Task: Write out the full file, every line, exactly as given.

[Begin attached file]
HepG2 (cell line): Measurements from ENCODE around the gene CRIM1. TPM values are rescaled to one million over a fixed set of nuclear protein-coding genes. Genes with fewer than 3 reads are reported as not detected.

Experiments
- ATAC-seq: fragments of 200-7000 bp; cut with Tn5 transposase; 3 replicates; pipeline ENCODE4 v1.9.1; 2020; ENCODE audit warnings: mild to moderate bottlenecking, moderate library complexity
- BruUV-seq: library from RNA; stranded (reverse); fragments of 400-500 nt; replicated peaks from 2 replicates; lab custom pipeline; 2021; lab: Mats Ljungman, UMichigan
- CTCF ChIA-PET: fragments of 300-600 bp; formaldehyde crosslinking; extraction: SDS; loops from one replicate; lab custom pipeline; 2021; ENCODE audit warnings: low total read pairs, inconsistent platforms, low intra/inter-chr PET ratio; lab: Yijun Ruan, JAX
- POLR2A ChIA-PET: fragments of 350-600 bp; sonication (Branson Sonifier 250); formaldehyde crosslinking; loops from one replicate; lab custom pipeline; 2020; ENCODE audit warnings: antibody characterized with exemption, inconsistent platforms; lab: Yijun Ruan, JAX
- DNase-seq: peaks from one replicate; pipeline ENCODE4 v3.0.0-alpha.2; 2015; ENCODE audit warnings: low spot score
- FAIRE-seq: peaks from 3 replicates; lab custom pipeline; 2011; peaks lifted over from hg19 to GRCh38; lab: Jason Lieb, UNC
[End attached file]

HepG2 (cell line): Measurements from ENCODE around the gene CRIM1. TPM values are rescaled to one million over a fixed set of nuclear protein-coding genes. Genes with fewer than 3 reads are reported as not detected.

Experiments
- ATAC-seq: fragments of 200-7000 bp; cut with Tn5 transposase; 3 replicates; pipeline ENCODE4 v1.9.1; 2020; ENCODE audit warnings: mild to moderate bottlenecking, moderate library complexity
- BruUV-seq: library from RNA; stranded (reverse); fragments of 400-500 nt; replicated peaks from 2 replicates; lab custom pipeline; 2021; lab: Mats Ljungman, UMichigan
- CTCF ChIA-PET: fragments of 300-600 bp; formaldehyde crosslinking; extraction: SDS; loops from one replicate; lab custom pipeline; 2021; ENCODE audit warnings: low total read pairs, inconsistent platforms, low intra/inter-chr PET ratio; lab: Yijun Ruan, JAX
- POLR2A ChIA-PET: fragments of 350-600 bp; sonication (Branson Sonifier 250); formaldehyde crosslinking; loops from one replicate; lab custom pipeline; 2020; ENCODE audit warnings: antibody characterized with exemption, inconsistent platforms; lab: Yijun Ruan, JAX
- DNase-seq: peaks from one replicate; pipeline ENCODE4 v3.0.0-alpha.2; 2015; ENCODE audit warnings: low spot score
- FAIRE-seq: peaks from 3 replicates; lab custom pipeline; 2011; peaks lifted over from hg19 to GRCh38; lab: Jason Lieb, UNC